Steven Beattie of That Shakesperian Rag and Fragile Mind Literary Services:
CBT: Steven Beattie, at your site That Shakespeherian Rag, you mentioned your experience selling foreign rights for Canadian publishers. Can you tell us a little about doing this, and any particular frustrations or positive experiences you had?
SB: Well, one of the frustrations of selling foreign rights – and this is going back eight years now; I sold foreign rights between 1999 and 2000 for Stoddart Publishing – one of the frustrations I ran into, which I alluded to on my blog, was a kind of chauvinism in the foreign markets, an antipathy toward books set in Canada, books that focused on Canada. This was particularly true in the United States; when you’re trying to market a novel set in Toronto or Montreal, you’re going to have a much harder time than if you’re trying to sell the same novel set in Boston or Chicago, because they have this very chauvinistic attitude that they don’t want to read anything that’s set outside the country. This is a very broad generalization, but I found it was an uphill battle to place Canadian fiction in the American market.
I’m not entirely sure what the reason for that is. I think to a certain degree Canadian writers need to stop having a parochial mentality, or having an inward-looking mentality. Which is not to say they should set their fiction in distant lands in order to get it sold. But I think we need to be thinking on a broader canvas in terms of the themes we write about, and start thinking about different ways to approach our subjects, as opposed to writing the same book over and over again. We’re a very young literary culture. You know, if you’re trying to sell a book to an older, European culture – such as the French or the Spanish, which have centuries of culture behind them – to a certain extent they’re going to – and this is going to sound terrible – but to a certain extent they’re going to look at things with a more sophisticated eye than perhaps we might. I think we need to think a little bit more in terms of expanding our outlook as to what a novel can be.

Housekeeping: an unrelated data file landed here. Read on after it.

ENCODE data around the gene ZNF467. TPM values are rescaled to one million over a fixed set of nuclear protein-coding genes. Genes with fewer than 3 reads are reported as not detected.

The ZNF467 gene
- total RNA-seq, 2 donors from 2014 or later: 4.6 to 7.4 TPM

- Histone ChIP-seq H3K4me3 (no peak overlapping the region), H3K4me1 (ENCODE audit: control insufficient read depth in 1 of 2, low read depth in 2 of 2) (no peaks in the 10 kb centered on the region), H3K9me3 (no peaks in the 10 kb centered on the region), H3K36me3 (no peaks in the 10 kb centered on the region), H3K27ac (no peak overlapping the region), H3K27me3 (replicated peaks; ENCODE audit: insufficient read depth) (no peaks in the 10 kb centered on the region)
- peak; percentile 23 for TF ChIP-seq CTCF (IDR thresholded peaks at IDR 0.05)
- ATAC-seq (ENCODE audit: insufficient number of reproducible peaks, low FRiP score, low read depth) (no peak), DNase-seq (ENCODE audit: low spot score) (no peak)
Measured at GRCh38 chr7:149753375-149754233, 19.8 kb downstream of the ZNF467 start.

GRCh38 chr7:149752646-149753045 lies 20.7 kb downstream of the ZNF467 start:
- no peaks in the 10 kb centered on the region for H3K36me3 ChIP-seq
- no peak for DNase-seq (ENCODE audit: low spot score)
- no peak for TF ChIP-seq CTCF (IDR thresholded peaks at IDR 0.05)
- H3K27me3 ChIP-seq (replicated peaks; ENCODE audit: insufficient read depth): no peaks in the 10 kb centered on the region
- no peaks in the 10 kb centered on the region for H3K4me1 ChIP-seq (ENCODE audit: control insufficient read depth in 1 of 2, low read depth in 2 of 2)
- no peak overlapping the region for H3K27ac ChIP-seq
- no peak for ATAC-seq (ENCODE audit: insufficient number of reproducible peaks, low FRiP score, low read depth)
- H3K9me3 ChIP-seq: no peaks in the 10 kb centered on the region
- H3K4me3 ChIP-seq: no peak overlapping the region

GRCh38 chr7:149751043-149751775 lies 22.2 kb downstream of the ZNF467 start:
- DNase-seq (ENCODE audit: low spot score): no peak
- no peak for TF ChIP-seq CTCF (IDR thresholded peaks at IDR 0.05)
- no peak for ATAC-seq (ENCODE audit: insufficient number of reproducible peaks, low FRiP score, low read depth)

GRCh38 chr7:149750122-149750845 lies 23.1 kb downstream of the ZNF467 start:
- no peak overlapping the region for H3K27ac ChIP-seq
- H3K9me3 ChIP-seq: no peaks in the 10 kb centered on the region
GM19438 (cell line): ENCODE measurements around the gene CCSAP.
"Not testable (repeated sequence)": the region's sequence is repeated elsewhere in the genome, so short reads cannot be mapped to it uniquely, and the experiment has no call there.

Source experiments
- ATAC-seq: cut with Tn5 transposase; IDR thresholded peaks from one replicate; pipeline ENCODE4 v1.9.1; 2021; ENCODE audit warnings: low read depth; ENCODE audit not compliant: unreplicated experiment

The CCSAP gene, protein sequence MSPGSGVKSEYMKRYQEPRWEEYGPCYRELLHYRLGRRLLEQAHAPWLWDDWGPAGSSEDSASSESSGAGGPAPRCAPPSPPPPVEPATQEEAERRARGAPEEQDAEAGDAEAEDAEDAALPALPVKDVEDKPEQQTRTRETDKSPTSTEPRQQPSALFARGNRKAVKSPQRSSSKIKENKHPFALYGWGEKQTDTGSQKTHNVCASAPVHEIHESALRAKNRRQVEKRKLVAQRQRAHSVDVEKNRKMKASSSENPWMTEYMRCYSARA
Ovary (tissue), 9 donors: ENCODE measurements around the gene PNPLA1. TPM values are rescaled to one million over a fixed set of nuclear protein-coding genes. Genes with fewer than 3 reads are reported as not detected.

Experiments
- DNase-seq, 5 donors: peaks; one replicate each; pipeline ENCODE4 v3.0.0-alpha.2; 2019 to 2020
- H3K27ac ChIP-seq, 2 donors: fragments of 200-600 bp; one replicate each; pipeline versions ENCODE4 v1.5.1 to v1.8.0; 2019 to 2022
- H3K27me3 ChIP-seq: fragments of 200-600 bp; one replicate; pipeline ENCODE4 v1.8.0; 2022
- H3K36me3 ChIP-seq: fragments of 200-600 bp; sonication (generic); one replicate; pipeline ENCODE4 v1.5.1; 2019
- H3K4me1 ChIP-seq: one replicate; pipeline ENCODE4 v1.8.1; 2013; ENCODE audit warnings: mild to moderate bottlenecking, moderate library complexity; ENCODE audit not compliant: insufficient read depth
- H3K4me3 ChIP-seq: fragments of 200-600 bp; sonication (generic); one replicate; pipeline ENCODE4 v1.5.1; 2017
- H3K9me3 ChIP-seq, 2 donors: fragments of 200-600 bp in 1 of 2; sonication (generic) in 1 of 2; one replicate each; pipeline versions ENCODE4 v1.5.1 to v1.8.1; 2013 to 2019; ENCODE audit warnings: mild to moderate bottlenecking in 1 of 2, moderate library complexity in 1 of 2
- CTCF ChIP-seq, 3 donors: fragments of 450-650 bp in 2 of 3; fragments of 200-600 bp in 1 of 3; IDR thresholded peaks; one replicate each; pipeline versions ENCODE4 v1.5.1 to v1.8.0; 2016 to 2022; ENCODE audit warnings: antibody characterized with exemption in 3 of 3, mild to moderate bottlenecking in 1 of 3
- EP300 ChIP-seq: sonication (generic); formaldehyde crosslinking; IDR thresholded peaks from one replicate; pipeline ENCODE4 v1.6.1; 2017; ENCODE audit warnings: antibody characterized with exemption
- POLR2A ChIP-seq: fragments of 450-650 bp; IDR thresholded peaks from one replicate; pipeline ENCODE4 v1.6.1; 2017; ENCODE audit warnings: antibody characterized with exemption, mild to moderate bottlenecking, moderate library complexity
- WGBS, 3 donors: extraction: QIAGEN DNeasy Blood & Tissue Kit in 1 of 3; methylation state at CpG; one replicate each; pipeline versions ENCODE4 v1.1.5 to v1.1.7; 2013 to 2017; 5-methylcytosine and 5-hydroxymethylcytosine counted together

CBT: Philip Marchand has commented on the tendency of Canadian literature to be backward-looking, and you’ve voiced agreement with him. Can you tell us why you agree with Marchand’s point of view?
SB: I think there is this idea in our culture that there is a typical kind of Canadian novel. And this novel is set in the past, on a farm; it usually has to do with familial strife, and it’s told in very lyrical, beautifully constructed prose, but to me a lot of it seems very lifeless and bloodless.
I think there’s this idea afoot in the culture, both on the part of publishers and on the part of writers who see what kinds of books get published and what kinds of books win awards, that if you want to do well as a Canadian writer, you have to write that kind of book. And I’m not sure that’s the best way to go about creating a vibrant literary culture.
I think Marchand’s point about the culture being backward-looking has to do with both the idea of this sort of fiction being the default setting for Canadian writers, and the idea that in order to have a successful book in 2008, you have to look at what did well in 2007 or 2006, and do more of that. I think that’s self-defeating. I think it would be more interesting if writers would look around them in the present, and try to take the measure of what’s going on in the world today, and begin commenting on that and using that as their subject matter.